Insect pests like caterpillars are difficult, if not impossible, to control on large trees. But since birds love to forage for caterpillars, you can invite birds to your yard as a natural pest control.

Insect Galls 

Close-up of oak leaves affected by insect galls. Oak leaves affected by insect galls exhibit abnormal growths, often forming rounded or irregular swellings. The galls are round in shape and come in yellowish and red hues.
Common oak insect galls, often harmless, can be managed by cleanup.

Insect galls are extremely common on oak tree leaves. A gall is usually a rounded swelling that is the tree’s response to various insects or mites that feed on oaks. You may see just a few galls, or you may see great numbers of galls on your tree.

Typically, galls are not a concern for the tree’s overall health but rather an unsightly inconvenience. If you see great numbers of gall-infected leaves on the ground, you can rake and dispose of these to reduce the number of insects emerging for the next generation of gall-inducing insects.

Frequently Asked Questions

If I find a baby oak tree growing in my yard, can I transplant it to another location?

If you live near an oak tree, there’s a good chance you will find many little seedlings sprouting in your yard each year. You can very easily dig one out and transplant it to a location where you’d like it to grow. When these seedlings are small, their roots will be simple and shallow, and they will transplant very well. Don’t wait too long to transplant, though, because the taller the tree gets, the more difficult it will be to dig and transplant successfully.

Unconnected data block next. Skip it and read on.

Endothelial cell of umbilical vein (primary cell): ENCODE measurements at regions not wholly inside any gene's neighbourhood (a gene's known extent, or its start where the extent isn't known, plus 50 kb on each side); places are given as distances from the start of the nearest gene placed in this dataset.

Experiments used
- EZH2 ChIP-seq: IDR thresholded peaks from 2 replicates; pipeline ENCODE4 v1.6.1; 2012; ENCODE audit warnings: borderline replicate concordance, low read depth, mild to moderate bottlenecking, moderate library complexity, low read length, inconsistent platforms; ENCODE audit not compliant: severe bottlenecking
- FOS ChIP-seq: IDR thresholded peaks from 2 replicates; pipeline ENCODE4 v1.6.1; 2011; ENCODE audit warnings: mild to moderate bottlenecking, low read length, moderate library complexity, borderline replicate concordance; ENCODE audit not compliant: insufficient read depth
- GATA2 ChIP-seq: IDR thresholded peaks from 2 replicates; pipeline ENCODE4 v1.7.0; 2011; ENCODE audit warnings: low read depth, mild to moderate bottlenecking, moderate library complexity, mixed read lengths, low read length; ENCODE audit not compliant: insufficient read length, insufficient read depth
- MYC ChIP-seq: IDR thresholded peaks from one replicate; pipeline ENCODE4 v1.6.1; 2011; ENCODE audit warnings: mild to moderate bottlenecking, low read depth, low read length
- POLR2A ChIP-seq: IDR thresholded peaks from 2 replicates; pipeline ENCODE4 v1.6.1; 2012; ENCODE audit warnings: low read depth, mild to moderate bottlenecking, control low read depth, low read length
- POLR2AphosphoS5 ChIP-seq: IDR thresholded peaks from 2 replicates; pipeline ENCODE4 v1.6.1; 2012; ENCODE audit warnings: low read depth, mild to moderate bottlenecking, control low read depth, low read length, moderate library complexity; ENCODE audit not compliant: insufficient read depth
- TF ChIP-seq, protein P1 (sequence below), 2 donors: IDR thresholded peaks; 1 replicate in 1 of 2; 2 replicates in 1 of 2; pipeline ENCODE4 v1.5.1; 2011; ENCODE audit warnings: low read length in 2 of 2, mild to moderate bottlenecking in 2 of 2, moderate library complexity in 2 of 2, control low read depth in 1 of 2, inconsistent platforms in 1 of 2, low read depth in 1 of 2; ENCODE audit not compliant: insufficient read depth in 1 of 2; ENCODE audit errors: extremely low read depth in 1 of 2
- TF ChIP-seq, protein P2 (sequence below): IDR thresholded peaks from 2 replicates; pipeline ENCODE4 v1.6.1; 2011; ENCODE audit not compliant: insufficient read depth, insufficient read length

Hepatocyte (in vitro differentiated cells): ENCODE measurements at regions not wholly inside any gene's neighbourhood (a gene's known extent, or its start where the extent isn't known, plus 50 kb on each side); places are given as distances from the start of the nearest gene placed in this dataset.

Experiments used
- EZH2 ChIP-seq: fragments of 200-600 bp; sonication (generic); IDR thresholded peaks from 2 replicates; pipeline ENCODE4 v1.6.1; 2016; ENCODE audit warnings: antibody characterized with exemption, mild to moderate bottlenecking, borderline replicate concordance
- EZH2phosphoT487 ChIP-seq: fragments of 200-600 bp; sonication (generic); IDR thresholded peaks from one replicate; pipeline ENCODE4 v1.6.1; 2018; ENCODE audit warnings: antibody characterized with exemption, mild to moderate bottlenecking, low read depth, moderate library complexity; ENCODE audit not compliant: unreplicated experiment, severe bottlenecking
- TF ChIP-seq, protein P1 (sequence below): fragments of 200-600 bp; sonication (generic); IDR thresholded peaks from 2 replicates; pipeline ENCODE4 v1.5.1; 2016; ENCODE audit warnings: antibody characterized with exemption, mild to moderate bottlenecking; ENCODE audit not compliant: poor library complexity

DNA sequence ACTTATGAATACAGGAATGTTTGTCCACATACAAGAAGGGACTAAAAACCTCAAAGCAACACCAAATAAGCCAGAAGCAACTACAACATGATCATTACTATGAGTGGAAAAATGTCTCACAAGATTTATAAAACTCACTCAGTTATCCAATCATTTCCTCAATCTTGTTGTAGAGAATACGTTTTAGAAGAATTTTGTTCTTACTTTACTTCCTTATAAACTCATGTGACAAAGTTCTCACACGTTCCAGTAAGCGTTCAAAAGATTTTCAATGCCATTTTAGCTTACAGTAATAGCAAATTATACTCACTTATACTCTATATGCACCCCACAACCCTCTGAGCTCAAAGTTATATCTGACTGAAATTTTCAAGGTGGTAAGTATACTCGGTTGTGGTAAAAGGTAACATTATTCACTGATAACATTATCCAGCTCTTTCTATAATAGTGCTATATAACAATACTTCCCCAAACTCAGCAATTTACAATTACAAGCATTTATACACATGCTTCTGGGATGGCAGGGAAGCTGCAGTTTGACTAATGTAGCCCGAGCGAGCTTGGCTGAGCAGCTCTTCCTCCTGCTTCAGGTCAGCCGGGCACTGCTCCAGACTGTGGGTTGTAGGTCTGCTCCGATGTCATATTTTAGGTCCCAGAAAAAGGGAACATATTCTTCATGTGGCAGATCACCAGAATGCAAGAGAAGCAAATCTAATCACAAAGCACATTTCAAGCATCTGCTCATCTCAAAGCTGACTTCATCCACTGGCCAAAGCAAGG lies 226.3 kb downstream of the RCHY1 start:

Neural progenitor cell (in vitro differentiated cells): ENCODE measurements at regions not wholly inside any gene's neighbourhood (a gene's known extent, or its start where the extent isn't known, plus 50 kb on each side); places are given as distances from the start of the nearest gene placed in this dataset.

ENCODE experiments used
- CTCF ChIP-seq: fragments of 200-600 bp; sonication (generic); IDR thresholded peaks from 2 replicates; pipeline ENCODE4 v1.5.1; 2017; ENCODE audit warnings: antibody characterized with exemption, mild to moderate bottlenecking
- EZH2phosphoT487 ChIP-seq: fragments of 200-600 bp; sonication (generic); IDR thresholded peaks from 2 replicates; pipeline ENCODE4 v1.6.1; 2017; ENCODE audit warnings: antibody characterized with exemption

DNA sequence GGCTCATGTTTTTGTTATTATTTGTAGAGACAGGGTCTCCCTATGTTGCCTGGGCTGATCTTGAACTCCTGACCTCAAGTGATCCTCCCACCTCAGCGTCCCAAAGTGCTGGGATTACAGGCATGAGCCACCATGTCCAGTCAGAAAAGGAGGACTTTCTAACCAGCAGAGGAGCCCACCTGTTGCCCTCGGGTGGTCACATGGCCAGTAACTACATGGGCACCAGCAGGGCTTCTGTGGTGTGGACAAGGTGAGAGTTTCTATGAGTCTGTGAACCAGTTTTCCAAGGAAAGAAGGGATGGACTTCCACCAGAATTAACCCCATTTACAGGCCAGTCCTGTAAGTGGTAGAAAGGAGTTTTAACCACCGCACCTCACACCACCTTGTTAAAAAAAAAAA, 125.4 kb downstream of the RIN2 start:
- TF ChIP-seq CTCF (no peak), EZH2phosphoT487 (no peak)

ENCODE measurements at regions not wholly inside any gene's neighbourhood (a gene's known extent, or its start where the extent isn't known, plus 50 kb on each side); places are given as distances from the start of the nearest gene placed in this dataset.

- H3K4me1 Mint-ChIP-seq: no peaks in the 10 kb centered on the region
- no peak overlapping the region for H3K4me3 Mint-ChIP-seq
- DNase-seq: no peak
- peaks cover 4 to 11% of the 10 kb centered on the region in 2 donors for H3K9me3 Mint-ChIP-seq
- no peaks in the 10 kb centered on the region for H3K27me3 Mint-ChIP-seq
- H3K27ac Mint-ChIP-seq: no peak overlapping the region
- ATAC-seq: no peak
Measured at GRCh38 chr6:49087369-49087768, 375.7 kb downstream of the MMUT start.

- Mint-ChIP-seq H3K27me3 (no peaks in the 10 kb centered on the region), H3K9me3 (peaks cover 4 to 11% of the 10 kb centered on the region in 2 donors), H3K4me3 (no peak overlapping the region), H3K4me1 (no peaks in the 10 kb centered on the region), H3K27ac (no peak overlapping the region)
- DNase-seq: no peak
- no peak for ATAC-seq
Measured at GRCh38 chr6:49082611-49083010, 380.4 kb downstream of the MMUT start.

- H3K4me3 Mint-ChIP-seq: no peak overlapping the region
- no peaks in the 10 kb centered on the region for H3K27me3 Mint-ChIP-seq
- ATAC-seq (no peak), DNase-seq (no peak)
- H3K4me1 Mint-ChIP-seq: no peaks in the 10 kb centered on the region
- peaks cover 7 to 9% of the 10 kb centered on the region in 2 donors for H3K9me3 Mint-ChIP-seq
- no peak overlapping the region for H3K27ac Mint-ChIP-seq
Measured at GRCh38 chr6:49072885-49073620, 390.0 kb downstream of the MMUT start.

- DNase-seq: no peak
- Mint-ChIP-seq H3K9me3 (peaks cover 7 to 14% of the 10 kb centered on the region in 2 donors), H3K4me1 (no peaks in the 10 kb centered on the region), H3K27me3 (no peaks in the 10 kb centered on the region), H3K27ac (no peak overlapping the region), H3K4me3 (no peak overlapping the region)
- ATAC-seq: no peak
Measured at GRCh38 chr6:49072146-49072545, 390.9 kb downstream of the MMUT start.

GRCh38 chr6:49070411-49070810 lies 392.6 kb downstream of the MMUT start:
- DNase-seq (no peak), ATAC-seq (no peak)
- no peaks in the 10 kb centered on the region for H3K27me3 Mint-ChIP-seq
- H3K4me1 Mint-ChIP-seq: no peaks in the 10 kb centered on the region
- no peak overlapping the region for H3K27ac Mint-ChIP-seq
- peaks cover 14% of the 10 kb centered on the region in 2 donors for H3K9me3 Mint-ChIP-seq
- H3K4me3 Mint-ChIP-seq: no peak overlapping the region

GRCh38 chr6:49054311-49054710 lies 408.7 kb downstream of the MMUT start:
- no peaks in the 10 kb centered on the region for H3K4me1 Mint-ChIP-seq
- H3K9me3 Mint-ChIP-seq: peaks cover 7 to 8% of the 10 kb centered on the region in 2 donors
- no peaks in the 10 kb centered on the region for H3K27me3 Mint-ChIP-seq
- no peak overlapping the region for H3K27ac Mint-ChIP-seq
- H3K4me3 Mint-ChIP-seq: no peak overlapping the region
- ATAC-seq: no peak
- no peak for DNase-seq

How long will it take for an oak to grow from an acorn?

Oak trees are fast-growing and sturdy, but it will take them many years to reach maturity. If you plant an acorn in the fall, it will germinate and start growing the following spring. After this, you can expect a seedling to grow one to three feet per year. When an oak tree is about 10 years old, it can be up to about 15 feet tall. On average, an oak tree is between 20 and 40 years old when it starts producing acorns.

What is ‘mast’?

A ‘mast year’ is a year when an oak tree produces significantly more acorns than in a typical year. Once it reaches maturity, a healthy tree produces acorns each year. But once every two to five years, an oak tree produces a large ‘mast’, and you will see acorns everywhere! This is great news for the squirrels who feed heavily on acorns but not so great for a homeowner whose house is located under a tall oak tree.

Final Thoughts

Anyone wanting to grow a tree in their landscape should consider an oak. These trees are hardy, versatile, and beautiful. If you have the space for a tree, a native oak species would be a great choice.

They will enhance your yard, provide habitat for birds and other wildlife, and grow into a sturdy shade tree. All you really need is a large sunny plot with average-quality soil and an acorn, and you can soon have your own baby oak tree to nurture to maturity!

A close-up of a dogwood tree reveals its intricate branches, gracefully reaching for the sky. Adorning these branches are delicate pink blooms, like nature's own confetti, celebrating the arrival of spring.


How to Plant, Grow, and Care for Dogwood Trees

If you live in North America, chances are you’ve noticed beautiful spring-flowering dogwood trees. But did you know that they are just as at home in your landscaping as they are in the forest? Gardening expert Kelli Klein walks you through how to plant, grow, and care for dogwood trees.

Bradford pear tree growing with white flowers in garden landscape.


11 Reasons to Avoid Planting Bradford Pear Trees

The beautiful white flowers of the Bradford Pear tree make it an enticing option tof any garden or home landscape. But these popular trees can often cause more problems than people anticipate. In this article, gardening expert Liessa Bowen shares some of the top reasons you need to avoid Bradford Pear trees in your garden or home landscape plans this season.